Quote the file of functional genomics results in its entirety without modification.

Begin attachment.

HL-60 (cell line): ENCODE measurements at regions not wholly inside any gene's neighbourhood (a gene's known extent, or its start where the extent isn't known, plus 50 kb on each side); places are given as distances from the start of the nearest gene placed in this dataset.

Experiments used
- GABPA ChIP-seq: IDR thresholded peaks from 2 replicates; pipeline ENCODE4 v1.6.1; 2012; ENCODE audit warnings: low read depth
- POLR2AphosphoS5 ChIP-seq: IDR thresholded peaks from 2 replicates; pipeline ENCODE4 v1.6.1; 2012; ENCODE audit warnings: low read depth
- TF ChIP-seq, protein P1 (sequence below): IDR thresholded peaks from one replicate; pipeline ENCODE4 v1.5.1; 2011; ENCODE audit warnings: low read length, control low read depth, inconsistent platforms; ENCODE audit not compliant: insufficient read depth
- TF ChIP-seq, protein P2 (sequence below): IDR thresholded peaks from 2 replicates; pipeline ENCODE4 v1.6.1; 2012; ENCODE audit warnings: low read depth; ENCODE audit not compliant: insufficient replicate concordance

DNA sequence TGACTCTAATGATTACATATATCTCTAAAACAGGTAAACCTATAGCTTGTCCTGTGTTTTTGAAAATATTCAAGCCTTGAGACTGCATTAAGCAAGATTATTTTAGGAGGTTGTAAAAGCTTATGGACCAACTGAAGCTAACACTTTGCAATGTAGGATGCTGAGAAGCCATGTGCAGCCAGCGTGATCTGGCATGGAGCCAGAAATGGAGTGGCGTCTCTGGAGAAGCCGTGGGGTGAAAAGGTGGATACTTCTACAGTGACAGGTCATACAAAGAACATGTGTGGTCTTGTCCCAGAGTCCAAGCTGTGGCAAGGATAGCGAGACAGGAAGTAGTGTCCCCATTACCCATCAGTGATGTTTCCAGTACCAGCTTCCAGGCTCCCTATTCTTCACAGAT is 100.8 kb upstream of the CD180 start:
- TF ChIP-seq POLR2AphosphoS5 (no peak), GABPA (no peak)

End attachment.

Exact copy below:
HL-60 (cell line): ENCODE measurements at regions not wholly inside any gene's neighbourhood (a gene's known extent, or its start where the extent isn't known, plus 50 kb on each side); places are given as distances from the start of the nearest gene placed in this dataset.

Experiments used
- GABPA ChIP-seq: IDR thresholded peaks from 2 replicates; pipeline ENCODE4 v1.6.1; 2012; ENCODE audit warnings: low read depth
- POLR2AphosphoS5 ChIP-seq: IDR thresholded peaks from 2 replicates; pipeline ENCODE4 v1.6.1; 2012; ENCODE audit warnings: low read depth
- TF ChIP-seq, protein P1 (sequence below): IDR thresholded peaks from one replicate; pipeline ENCODE4 v1.5.1; 2011; ENCODE audit warnings: low read length, control low read depth, inconsistent platforms; ENCODE audit not compliant: insufficient read depth
- TF ChIP-seq, protein P2 (sequence below): IDR thresholded peaks from 2 replicates; pipeline ENCODE4 v1.6.1; 2012; ENCODE audit warnings: low read depth; ENCODE audit not compliant: insufficient replicate concordance

DNA sequence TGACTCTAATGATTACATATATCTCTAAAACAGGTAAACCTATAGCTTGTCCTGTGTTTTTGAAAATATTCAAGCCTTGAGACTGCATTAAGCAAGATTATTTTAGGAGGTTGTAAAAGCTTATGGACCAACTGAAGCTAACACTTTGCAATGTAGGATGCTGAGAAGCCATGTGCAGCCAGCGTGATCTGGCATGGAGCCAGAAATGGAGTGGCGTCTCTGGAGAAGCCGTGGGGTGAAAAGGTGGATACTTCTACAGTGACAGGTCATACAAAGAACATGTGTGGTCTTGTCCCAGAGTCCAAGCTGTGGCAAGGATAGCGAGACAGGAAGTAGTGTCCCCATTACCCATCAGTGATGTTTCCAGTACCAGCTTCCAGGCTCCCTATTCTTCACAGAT is 100.8 kb upstream of the CD180 start:
- TF ChIP-seq POLR2AphosphoS5 (no peak), GABPA (no peak)